- By Grant Gross
It was a strange week in the Open Source business world: Normally laid-back Linux creator Linus Torvalds ripped on a competitor, a BSD company was purchased by a proprietary technology company, Great Bridge veered away from an Open Source business plan, and Red Hat became the second Linux company being sued over its initial stock offering.
Whew! And then there was Linux's presence (or lack thereof) at the Comdex technology fest, rumors of an Indrema meltdown, and the closing of an experiment to link Open Source developers with companies actually willing to pay them money.
Let's take these in order:
Torvalds doesn't like Mac's new OS X. In fact, he called it a "piece of crap" in his upcoming autobiography. Gee, Linus, don't hold back; tell us what you really think.
Wind River buys BSDi. Embedded software maker Wind River Systems bought Berkeley Software Designs Inc., the maker of the BSDi operating system. The move left several in the tech press asking (and trying to answer) why, and others wondering how the marriage of Open Source and proprietary will work.
Great Bridge to support Solaris with PostgreSQL. The announcement left some people commenting that Great Bridge was doing things backwards, moving from Open Source to closed.
Red Hat's IPO prompts a lawsuit, or at least threats of one. The class-action threat is similar to the one NewsForge owner VA Linux is facing: The lawyers are complaining that the underwriters mishandled the IPO.
Linux was at Comdex, in the form of the almost-released VR3 handheld from Agenda Computing and the OEone Operating Environment for Webtops. NewsForge news editor Dan Berkes reported on those sales pitches, but left Chicago feeling this spring's Comdex was "no big deal." The Open Source contingent was "a small subset of this slimmed down show."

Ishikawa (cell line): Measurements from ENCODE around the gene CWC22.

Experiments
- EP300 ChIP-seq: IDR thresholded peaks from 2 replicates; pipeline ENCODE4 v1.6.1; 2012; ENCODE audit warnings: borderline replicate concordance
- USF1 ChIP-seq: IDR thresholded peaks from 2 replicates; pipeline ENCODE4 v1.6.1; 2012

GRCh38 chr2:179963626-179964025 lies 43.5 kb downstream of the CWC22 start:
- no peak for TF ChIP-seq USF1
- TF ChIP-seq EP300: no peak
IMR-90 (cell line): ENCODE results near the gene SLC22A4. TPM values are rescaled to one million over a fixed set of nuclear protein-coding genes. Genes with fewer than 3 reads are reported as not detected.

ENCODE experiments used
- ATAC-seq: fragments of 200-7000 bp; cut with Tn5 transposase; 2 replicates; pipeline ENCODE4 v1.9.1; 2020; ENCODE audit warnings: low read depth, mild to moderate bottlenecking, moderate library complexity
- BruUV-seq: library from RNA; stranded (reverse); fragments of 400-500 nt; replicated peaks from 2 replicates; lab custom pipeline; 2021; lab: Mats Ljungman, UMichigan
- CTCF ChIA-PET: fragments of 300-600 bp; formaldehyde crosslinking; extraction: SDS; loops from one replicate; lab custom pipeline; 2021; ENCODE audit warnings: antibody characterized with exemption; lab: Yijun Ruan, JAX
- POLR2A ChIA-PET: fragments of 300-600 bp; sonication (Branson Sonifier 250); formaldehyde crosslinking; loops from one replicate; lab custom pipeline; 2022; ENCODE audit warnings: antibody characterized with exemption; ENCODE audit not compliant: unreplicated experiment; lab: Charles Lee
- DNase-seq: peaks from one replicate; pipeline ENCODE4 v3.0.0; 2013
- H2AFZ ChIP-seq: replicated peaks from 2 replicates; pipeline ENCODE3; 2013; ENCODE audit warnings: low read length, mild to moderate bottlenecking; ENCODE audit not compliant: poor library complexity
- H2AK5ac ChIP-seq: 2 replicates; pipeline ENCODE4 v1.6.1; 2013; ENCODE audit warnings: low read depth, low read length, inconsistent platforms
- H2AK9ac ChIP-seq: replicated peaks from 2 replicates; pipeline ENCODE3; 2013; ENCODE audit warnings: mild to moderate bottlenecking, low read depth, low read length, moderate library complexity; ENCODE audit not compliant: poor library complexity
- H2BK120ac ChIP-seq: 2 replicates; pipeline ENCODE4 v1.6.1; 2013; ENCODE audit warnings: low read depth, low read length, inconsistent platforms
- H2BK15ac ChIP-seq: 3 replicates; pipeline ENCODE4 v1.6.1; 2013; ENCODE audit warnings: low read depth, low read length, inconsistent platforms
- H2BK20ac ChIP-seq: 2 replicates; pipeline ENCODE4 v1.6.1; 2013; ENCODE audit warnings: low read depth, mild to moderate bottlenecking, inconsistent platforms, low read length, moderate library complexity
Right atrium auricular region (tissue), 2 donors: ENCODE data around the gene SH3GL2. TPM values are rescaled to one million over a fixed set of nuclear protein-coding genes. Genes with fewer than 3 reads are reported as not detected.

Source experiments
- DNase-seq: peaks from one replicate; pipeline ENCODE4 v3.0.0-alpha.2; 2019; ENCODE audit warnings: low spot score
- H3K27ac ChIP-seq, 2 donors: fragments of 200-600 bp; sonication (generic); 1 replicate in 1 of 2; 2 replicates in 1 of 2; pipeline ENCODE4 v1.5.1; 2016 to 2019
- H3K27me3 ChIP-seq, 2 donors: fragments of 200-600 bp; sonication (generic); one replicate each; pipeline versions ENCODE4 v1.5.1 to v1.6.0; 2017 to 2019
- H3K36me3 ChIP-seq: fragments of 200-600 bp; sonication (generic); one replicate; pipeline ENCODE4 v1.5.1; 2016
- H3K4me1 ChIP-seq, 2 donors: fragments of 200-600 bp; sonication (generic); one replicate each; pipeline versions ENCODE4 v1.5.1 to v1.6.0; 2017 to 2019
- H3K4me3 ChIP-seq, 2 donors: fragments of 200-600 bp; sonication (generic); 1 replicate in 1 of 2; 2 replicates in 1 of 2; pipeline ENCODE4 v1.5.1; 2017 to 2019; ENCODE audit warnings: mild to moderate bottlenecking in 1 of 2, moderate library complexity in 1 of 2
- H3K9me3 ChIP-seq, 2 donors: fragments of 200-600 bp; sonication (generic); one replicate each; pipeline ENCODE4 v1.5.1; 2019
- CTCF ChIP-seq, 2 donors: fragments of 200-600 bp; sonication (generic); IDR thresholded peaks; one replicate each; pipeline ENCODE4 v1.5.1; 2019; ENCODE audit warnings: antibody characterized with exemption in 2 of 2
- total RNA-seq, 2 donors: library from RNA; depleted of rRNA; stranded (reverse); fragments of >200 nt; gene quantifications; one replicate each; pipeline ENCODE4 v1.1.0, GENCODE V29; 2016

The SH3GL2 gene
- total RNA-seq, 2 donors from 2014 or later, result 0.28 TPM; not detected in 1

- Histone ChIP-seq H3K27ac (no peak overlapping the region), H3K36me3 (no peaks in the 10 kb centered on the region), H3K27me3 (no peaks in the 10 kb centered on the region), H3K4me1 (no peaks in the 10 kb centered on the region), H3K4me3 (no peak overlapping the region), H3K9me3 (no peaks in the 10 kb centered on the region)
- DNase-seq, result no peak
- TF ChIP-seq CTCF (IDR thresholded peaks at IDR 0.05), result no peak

Indrema on its last legs? It certainly sounds that way for the Linux-based gaming console. The company founder said this week that "we'll know in 30 days" if there's enough money to finish the project.
No such luck for SourceXchange, the service set up by Collab.Net to link Open Source developers with companies. Several reports said the service is shutting down because of lack of interest from companies.
In other news, not really business related, Linux kernel developers got together for a summit last weekend, and one goal of the group's was faster development schedules. Developers also put together a laundry list of new features for future Linux kernels.
New in NewsForge
Stories unique to NewsForge this week:
Freelancer Wayne Earl reports on the Subversion Project, an alternative to version control program cvs. A couple of the Subversion hackers spoke about their project at the Silicon Valley Linux Users Group last week, and Wayne was there.
Business columnist Jack Bryar reports on all the areas where Linux has either caught Windows or could catch it soon.
Hardware reviewer Jeff Field takes the Mambo-X MP3-CD player for a spin. One great feature: It uses the standard ISO-9660 format for CDs, so any operating system that has software capable of burning a standard CD is compatible, including Linux.
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